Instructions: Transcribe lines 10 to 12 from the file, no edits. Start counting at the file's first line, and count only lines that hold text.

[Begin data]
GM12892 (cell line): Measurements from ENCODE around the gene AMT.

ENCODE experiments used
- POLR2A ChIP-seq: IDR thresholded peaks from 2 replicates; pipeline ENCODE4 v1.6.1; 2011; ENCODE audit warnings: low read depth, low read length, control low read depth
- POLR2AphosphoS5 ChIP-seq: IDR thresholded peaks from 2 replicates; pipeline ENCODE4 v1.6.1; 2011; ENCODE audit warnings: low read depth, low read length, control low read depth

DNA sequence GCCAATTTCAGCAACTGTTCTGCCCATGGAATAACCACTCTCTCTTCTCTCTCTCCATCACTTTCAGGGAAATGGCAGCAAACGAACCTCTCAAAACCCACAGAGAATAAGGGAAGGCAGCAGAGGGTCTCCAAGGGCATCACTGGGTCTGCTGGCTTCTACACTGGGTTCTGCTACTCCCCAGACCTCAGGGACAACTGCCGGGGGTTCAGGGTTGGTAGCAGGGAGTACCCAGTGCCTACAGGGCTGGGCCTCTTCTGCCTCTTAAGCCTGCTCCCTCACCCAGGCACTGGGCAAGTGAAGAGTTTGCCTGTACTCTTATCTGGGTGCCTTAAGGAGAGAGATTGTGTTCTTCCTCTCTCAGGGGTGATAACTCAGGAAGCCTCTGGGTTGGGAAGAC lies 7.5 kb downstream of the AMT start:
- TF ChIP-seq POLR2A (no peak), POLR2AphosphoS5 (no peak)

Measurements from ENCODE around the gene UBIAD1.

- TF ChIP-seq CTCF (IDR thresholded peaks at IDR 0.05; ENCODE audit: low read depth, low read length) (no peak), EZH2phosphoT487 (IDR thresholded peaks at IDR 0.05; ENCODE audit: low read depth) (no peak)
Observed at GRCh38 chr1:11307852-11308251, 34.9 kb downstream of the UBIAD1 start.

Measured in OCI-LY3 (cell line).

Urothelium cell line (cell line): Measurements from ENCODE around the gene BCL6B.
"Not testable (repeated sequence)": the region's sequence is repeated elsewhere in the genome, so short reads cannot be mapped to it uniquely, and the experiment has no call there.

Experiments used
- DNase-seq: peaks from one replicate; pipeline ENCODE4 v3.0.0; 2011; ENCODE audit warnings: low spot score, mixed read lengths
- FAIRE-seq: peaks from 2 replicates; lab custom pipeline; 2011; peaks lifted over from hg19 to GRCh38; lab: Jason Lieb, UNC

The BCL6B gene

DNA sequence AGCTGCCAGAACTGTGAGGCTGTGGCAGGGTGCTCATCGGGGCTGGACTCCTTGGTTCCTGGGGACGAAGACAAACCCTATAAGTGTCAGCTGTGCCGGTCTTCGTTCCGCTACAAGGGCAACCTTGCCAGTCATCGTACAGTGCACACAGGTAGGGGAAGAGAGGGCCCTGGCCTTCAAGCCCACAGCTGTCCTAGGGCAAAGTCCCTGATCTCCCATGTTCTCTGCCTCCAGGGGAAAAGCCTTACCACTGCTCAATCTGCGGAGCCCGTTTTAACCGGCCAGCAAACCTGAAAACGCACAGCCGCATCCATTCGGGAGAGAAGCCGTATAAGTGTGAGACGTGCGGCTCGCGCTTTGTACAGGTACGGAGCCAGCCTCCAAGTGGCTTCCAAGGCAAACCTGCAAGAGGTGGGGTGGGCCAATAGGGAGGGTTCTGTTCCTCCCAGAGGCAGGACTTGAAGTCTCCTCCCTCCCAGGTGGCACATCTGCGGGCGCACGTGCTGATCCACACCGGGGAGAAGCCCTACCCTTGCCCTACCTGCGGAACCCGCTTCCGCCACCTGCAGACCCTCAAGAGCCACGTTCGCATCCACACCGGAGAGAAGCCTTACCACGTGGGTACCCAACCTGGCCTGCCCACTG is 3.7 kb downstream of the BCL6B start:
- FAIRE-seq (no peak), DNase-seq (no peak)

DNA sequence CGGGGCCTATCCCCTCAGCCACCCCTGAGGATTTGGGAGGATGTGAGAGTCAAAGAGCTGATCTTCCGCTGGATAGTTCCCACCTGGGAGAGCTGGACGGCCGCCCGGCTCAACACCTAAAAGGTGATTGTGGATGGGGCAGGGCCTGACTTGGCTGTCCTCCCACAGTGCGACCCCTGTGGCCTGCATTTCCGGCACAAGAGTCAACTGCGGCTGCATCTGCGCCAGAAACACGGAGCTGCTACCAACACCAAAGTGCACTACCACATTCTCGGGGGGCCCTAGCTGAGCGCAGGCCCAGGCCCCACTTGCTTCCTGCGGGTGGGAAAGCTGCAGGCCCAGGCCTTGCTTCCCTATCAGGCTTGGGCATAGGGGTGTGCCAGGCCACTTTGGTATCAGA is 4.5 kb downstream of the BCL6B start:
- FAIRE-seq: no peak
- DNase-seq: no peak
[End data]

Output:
Measured in OCI-LY3 (cell line).

Urothelium cell line (cell line): Measurements from ENCODE around the gene BCL6B.
"Not testable (repeated sequence)": the region's sequence is repeated elsewhere in the genome, so short reads cannot be mapped to it uniquely, and the experiment has no call there.